This is the second in a series of posts recapping my first (but most certainly not my last!) AADOM experience. You can check out my previous recap post here.
When I initially set eyes on writing an AADOM recap, I planned on having only one article.Yeah, about that ...A recap of Feeding Children Everywhere came out at 840 words, and it became quickly apparent this would be a series of posts. Here's what Day 2 to an AADOM newbie looked like.
Up early. Our entire team was downstairs an hour before the floor opened, ready to #AADOMinate.We had our morning huddle, went over roles and locations and what the day would bring.
"Jonathan, you scan badges and talk with every person who'll listen to you." Pffft, that's what I was born to do.
The first person I spoke with was named Duran. Duran was part of the incredible Hilton wait staff who set up and broke down all our meals. He's from Turkey and was, himself, seriously vibing on the AADOM energy.
"Everyone is so nice and smiley," he told me. It was great catching up with Duran throughout the weekend.
As I shuffled over to our main booth, I ran into my coworker and FAADOM member, Deana Zost.
"I hope you're ready for the energy!" the always bubbly Deana said. "It's like 1,000 of me, and I'm sending everyone over to say 'Hi.'"
Fast forward 20 minutes, and it turns out Deana undersold things. Through the closed conference doors, I heard the sound of Queen's "We Are the Champions" RIPPING through the auditorium.
Everyone is so nice and smiley
I poked my head in to see a custom rendition of the song being performed by AADOM VP Lorie Streeter. Let's just say that Freddie Mercury would've been proud. She owned the song, room, and at that moment in time, all of Orlando.
I'm not quite sure that I'm a good enough writer to describe the energy in that room. It was sentient. After hanging around for a few minutes, I tossed my coffee in the trash. It was completely unneeded. The energy in that room was enough to carry me for the day.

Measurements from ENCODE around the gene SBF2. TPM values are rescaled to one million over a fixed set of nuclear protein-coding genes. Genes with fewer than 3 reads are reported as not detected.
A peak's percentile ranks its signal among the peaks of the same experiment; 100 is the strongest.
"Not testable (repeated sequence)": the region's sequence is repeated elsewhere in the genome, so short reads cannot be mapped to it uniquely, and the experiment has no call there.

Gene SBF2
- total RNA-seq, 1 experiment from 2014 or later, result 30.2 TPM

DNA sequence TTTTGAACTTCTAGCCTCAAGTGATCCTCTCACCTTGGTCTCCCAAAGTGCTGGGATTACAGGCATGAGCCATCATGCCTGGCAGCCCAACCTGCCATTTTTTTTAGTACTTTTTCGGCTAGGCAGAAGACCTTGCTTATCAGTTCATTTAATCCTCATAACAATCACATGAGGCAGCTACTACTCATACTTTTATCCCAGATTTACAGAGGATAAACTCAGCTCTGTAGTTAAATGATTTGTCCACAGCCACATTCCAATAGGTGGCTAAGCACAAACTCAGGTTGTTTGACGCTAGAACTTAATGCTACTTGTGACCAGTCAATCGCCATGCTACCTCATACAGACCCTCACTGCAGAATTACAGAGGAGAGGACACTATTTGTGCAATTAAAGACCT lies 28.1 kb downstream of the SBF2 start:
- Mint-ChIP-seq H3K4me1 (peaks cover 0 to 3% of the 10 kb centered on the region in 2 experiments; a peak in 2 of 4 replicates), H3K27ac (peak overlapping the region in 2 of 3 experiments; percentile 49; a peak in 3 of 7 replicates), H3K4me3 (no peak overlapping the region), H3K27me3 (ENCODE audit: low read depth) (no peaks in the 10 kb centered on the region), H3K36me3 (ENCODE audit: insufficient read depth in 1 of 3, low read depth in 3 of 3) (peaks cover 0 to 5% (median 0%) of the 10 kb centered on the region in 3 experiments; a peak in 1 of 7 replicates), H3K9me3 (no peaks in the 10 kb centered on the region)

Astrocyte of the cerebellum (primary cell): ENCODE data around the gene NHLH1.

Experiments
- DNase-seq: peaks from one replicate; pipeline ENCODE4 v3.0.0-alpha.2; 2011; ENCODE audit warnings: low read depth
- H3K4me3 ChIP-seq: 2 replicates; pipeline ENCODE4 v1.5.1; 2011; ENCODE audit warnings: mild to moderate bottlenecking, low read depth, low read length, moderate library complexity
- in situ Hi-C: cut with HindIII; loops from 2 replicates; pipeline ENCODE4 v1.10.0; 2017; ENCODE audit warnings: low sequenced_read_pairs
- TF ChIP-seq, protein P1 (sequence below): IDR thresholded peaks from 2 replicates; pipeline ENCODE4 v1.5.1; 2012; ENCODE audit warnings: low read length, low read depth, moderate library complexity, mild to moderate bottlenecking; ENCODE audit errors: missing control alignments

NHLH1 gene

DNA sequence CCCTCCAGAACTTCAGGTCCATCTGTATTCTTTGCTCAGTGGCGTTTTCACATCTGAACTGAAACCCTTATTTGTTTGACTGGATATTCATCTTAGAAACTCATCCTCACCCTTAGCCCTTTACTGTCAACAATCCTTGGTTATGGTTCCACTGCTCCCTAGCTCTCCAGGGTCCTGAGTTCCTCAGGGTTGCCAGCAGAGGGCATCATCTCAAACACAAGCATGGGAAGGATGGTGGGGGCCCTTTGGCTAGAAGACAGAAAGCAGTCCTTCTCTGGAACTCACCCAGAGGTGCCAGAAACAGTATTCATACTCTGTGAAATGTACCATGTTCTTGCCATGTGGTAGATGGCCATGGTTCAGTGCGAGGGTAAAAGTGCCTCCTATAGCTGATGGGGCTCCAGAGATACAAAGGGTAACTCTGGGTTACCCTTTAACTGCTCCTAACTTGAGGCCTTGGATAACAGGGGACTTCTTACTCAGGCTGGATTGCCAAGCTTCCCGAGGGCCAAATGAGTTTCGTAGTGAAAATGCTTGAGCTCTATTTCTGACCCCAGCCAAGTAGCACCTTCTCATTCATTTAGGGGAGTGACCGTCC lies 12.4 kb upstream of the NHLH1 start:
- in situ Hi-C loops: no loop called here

I went back to the booth, grabbed some melon slices, and chatted with some folks who were milling about. And then a roar normally reserved for sporting events splintered the air. Out of nowhere, I was in Madison Square Garden, Soldier Field, and Fenway Park all rolled into one.
Dr. Rich Constantine, the dancing doctor, had just been introduced to the packed auditorium. Game faces on. Dr. Constantine is a proud RevenueWell customer, and his next stop was our booth for a scheduled photo sesh. It was about to get real.
Most folks know Dr. Constantine as a viral internet sensation for dancing to a Drake song. Google his name and "hot doctor" comes up in the suggested search terms. What most folks don't know is that he's an incredibly nice and humble man.
As we chewed the fat over his football career at Ohio University and graduate career at West Virginia, I couldn't help but notice how soft-spoken he was. I then met Trish Constantine, the doctor's wife, and could see first-hand just how special this couple truly is. Trish is currently transitioning over to running their foundation, Smile on Cancer, full-time. They are two wonderful people taking a sudden rush of fame and paying it forward. It was incredibly moving to see how dedicated they are to their cause of improving the lives of patients and families affected by cancer. I feel truly blessed that we were able to partner with them. And there was no better venue than AADOM.
The doors opened. A massive line formed. Our team ensured that nearly every single person who wanted a photo got one. I say "nearly" because there were a few people left without a photo.